• Post Reply
  • Bookmark Topic Watch Topic
  • New Topic

prescribed burning

 
John Pollard
Posts: 125
Location: Ozarks
5
  • Mark post as helpful
  • send pies
  • Quote
  • Report post to moderator
Anyone here set their property on fire, on purpose? I set a field on fire once by accident. Just a small area but not within reach of the water hose. Picture me and the wife 1800s style with buckets. The grass came back greener than ever. Anyway,

A lot of people around here do prescribed burns and mostly it's supposed to bring up dormant seeds of things that deer like and everyone around here are all about filling there freezers with meat every fall. Other reasons are to get rid of fuel to make forest fires less intense and/or it's easier than raking up the leaves.
I have very acid soil here so I'm thinking burning would convert all those acidy oak leaves into alkaline ashes. Probably wouldn't make a huge difference all at once but I heard it takes several burns to change things. I'm still in the process of thinning right now because it needs it badly. Then I'm thinking on burning a few spots once some sunlight can get to them. I have lots of blueberry and a few deer berry aka huckleberry so I won't be burning around them.

So what do you know about prescribed burns?

I'm in the Ozarks in an oak/hickory forest with acid silt loam for 12" or so with cobbly clay below that.
 
Cj Sloane
pollinator
Posts: 3646
Location: Vermont, off grid for 22 years!
78
bee chicken fungi solar trees
  • Mark post as helpful
  • send pies
  • Quote
  • Report post to moderator
John Pollard wrote:
A lot of people around here do prescribed burns and mostly it's supposed to bring up dormant seeds...

Other reasons are to get rid of fuel to make forest fires less intense and/or it's easier than raking up the leaves.
So what do you know about prescribed burns?

I'm in the Ozarks in an oak/hickory forest with acid silt loam for 12" or so with cobbly clay below that.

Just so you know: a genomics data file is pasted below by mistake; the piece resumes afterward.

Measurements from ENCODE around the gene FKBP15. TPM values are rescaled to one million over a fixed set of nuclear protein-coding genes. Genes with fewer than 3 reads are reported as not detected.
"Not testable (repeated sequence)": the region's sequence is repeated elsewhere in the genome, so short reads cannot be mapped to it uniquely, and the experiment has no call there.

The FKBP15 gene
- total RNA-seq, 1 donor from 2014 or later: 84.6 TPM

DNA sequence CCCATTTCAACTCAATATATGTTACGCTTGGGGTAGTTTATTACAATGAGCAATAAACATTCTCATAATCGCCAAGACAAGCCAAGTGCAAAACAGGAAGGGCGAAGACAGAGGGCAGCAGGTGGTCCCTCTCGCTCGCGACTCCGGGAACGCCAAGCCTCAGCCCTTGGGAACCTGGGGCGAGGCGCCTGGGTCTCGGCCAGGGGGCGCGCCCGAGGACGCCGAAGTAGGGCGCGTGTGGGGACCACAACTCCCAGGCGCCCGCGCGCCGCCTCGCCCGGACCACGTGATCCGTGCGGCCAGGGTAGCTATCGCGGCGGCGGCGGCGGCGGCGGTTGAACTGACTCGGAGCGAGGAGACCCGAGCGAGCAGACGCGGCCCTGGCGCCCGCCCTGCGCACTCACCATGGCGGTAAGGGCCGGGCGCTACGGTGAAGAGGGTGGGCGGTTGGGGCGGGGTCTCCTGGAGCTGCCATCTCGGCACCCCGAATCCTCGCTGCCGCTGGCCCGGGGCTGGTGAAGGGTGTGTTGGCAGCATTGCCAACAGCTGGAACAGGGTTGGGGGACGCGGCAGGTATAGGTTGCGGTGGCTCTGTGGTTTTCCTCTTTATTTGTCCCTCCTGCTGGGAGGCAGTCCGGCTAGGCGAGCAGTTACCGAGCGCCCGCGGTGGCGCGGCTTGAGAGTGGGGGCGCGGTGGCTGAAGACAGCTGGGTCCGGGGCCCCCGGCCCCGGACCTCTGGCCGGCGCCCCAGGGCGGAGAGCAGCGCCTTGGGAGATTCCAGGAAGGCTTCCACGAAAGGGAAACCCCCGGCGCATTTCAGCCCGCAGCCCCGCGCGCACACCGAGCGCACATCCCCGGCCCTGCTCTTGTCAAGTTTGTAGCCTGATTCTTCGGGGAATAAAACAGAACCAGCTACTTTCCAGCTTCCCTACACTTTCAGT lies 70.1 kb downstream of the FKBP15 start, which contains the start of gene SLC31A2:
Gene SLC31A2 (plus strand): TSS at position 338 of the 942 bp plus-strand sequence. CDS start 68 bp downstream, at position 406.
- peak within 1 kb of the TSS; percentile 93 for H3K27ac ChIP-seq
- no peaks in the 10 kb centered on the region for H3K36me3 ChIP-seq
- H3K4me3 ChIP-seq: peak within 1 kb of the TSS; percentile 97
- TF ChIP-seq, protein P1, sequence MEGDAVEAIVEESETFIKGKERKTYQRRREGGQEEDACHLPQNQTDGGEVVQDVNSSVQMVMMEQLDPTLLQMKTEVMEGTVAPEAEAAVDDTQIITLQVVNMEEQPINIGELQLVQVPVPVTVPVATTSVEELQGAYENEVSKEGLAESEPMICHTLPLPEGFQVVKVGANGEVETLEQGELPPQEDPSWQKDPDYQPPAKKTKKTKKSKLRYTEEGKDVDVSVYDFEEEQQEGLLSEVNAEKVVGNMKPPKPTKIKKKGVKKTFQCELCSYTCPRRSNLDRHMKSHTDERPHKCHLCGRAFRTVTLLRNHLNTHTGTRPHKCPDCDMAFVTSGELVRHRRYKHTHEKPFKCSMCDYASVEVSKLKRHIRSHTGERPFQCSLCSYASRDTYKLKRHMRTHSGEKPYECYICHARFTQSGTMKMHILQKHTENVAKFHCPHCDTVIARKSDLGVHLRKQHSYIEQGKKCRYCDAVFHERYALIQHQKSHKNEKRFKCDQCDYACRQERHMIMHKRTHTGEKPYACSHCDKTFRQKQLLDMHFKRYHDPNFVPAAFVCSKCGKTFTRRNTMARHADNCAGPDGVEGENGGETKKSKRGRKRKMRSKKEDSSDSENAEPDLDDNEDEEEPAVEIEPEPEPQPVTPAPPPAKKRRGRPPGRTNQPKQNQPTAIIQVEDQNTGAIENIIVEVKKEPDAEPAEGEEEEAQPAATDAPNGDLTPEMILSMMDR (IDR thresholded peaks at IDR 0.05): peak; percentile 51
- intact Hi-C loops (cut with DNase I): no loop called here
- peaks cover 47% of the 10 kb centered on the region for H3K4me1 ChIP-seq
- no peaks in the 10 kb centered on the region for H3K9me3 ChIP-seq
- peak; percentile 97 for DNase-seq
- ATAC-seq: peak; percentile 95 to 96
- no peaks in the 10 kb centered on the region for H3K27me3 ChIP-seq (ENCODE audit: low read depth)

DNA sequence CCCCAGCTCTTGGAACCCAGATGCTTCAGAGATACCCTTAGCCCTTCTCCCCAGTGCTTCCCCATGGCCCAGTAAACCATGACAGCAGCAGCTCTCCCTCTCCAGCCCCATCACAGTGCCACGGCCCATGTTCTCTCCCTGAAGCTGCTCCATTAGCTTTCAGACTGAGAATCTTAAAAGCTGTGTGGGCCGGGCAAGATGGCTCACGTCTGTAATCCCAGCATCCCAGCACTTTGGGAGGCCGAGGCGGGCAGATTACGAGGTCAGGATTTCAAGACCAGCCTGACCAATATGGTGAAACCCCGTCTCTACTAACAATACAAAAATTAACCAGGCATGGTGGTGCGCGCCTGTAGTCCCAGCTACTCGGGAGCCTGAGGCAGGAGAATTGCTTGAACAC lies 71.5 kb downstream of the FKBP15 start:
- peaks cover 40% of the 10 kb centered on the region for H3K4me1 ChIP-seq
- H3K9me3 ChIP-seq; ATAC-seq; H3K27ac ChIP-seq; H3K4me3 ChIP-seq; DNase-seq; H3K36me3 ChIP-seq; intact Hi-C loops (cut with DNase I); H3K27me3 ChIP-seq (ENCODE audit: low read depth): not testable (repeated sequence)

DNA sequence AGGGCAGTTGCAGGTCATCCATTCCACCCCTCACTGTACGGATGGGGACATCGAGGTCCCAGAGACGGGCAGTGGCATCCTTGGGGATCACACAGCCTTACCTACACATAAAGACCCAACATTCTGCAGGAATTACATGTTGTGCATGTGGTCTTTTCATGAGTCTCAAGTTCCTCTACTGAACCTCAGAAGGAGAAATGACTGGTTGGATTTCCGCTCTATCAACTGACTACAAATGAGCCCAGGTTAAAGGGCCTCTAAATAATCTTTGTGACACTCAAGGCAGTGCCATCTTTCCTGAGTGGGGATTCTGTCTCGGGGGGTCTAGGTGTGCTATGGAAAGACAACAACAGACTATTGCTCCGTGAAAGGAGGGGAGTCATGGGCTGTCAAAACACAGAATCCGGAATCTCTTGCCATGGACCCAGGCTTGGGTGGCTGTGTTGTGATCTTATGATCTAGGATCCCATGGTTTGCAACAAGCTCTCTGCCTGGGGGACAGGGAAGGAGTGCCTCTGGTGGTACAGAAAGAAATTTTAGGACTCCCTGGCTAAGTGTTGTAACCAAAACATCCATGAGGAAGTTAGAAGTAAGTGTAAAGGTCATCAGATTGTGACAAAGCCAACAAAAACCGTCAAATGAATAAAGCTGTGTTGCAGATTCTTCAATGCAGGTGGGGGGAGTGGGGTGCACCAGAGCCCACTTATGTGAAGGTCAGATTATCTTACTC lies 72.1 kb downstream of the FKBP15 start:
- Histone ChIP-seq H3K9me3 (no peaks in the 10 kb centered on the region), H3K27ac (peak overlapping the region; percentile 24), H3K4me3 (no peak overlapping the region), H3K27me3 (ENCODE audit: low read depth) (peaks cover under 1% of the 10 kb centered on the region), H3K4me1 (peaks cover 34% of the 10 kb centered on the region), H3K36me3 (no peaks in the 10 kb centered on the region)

Burning brings up seeds/weeds that prefer that environment. Probably anything that likes potash/potassium. The problem with burning is that it changes the clay forever, you can never get the clay back so if you ever need that clay (to hold water like in a pond, maybe) you can't get it back.

When you burn, you put resources into the air that are probably better off in the soil -like carbon.

Why would you rake leaves?

You may need a burn permit.

Consider changing your profile to add your location.
 
T Moritz
Posts: 3
  • Likes 2
  • Mark post as helpful
  • send pies
  • Quote
  • Report post to moderator
I do a lot of prescribed burning for my job, so this is something I could talk a lot about. A few of the important reasons we burn properties- mainly natural areas so prairies, wetlands, and woodlands.
1. Nutrient cycling- it releases nutrients back into the soil that would typically take a very long time to break down and become available to the plants growing in these ecosystems.
2. Reduction of plant debris and reduction of the risk for wildfires- accumulated plant debris poses serious risks for wildfires if allowed to build up for a very large amount of time. This is mainly the reason we see so many large wildfires out west. Over the last 100 years, we have really suppressed the use of fire in natural areas so the woods are allowed to build up for decades. A regular burn cycle would prevent this enormous build up of fuel. Fire was made a part of our natural landscapes in N America from the Native Americans using it as a tool for their land management. Contrary to what many people think that it was a natural cycle caused by lightning. In fact, a very low percentage of fires were historically started by natural causes. The overwhelming majority were started by man.